Like kids in a candy shop, the class eagerly crowded around the drawers and boxes of the art supply station. They sifted their fingers through the assortment of supplies, which included everything from seashells and sequins to Popsicle sticks and pipe cleaners.
"Don’t dismiss anything — beans could be books on a bookshelf," said Fox Gradin, the art camp director.
The students are part of the Quinlan Visual Art Center’s ongoing summer art camp.
This year’s theme, "My Life, My Story, My Art," was inspired by the timeless tradition of using art as individual expression and the biographical themes reflected in the current Quinlan exhibits.Gradin said the art projects are "related to the things (the kids) feel and believe in, their likes and dislikes. We’re encouraging them to express their own opinions about things and bring it out through their artwork."
The camp of about 42 kids, who range in age from 5 to 14, is split into three classes by age group and taught by local artists and volunteers.
Gradin said a variety of materials and mediums are explored during the camp.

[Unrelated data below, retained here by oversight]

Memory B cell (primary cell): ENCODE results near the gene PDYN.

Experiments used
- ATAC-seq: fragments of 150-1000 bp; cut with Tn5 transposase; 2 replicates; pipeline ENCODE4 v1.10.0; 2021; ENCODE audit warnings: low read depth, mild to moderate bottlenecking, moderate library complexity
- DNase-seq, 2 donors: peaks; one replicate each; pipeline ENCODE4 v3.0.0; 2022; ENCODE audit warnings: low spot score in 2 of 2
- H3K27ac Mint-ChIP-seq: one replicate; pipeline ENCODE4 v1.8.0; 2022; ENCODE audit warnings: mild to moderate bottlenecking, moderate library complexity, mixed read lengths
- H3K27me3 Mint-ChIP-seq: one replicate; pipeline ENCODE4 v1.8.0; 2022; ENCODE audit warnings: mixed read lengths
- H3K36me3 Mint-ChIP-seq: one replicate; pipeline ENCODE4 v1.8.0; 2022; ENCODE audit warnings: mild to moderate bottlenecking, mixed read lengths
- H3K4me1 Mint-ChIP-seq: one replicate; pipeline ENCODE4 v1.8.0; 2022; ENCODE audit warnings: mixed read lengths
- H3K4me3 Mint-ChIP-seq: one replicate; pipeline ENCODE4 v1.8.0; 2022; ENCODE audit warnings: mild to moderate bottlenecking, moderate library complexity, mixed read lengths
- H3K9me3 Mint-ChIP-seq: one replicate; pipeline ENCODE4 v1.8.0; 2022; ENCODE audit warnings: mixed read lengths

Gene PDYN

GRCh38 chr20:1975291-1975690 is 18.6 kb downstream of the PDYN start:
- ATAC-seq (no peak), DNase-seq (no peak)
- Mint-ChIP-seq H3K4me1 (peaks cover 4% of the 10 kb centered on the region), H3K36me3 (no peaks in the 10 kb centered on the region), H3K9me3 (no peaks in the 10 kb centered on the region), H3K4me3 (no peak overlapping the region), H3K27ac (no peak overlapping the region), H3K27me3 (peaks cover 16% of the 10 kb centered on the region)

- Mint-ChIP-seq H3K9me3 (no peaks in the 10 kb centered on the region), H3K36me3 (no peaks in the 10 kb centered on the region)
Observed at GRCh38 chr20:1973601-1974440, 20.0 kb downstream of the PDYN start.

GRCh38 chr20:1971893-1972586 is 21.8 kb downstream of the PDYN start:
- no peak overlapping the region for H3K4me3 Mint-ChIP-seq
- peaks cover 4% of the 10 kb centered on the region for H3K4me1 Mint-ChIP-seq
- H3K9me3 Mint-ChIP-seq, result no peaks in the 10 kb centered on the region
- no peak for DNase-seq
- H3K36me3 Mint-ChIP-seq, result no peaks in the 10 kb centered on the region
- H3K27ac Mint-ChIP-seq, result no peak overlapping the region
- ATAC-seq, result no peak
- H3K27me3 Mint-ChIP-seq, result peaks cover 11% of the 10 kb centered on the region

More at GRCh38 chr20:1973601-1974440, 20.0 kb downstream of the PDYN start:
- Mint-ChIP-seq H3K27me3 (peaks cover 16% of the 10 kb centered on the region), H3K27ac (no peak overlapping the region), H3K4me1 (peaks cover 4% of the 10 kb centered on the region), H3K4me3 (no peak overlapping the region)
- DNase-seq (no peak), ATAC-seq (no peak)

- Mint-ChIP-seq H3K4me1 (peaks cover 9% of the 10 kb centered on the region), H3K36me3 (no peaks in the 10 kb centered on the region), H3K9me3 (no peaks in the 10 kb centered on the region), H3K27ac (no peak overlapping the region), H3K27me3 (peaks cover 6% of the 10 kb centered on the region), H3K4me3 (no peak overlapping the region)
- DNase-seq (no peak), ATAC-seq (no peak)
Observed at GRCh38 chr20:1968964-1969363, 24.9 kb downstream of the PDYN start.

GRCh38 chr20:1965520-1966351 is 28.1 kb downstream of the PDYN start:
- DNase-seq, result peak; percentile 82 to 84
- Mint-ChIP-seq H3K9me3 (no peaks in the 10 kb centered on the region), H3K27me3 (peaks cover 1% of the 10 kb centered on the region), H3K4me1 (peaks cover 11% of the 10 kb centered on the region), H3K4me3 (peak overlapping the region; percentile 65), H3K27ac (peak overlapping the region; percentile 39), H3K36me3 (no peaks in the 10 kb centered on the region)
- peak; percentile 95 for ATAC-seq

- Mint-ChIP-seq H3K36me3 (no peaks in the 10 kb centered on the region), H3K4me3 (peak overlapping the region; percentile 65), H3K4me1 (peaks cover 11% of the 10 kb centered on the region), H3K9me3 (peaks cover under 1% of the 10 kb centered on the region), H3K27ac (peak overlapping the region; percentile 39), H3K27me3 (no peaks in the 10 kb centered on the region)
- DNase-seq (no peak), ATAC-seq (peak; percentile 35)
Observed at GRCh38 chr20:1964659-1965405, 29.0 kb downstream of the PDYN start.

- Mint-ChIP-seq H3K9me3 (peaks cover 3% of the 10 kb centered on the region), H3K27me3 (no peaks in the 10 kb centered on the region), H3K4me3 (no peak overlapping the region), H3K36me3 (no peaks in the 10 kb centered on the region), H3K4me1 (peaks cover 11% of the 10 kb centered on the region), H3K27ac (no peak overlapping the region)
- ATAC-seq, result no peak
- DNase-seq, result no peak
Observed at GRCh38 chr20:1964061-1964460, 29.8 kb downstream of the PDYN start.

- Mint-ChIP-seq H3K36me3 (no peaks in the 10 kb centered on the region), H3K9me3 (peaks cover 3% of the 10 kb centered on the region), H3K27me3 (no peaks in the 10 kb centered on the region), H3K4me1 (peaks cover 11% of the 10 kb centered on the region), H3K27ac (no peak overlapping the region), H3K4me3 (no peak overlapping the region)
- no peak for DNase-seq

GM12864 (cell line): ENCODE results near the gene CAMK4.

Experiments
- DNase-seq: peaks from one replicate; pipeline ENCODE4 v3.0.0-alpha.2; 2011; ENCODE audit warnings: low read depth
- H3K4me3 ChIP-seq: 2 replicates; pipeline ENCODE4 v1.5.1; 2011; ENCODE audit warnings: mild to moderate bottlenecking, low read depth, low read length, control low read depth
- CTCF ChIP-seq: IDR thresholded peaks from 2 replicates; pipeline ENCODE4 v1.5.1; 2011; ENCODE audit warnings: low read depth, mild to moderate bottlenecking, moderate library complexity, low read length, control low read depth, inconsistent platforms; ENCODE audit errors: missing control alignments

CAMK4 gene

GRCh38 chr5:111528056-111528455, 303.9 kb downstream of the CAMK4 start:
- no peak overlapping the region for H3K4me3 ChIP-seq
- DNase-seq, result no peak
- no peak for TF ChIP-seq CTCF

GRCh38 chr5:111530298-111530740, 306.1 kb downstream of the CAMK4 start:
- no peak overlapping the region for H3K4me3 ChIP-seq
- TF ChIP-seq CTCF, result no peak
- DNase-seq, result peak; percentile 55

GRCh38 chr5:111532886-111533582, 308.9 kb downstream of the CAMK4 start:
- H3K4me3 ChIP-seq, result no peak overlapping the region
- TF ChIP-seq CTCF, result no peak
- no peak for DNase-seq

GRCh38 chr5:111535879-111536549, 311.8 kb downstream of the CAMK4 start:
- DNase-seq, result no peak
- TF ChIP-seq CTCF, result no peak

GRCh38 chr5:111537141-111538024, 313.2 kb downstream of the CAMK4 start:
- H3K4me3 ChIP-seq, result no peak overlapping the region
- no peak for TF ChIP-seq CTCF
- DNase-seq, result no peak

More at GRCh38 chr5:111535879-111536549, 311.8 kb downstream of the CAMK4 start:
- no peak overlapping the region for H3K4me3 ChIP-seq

On Tuesday, the 9- to 14-year-old class focused on creating favorite foods out of clay, presenting them on clay plates. On Wednesday, the class worked on creating miniature bedrooms out of the plethora of art supplies.
Logan Smith, 11, said she enjoyed sculpting a plate full of steak, apple slices, and french fries.
She stocked her art table with neat piles of puffballs, ribbon, and fabrics for her project.
"I get to express myself through my art," she said.
Jonathan Peppers, 10, was already immersed in designing his bedroom. "I’m going to put a computer on a little table over here and tiles on the floor," he said. "I think this is going to be a lot of fun."
Gradin encouraged the children to use their imaginations to turn everyday art materials into elements of their miniature bedrooms. "This is really a creative endeavor for each individual person. No one’s going to make a bed the same way," she said.
Armed with supplies, the kids spread out in their own spaces and went to work.
"It’s important to show kids that art is not just pretty pictures," Gradin said. "Your art can stand for something and give you a voice."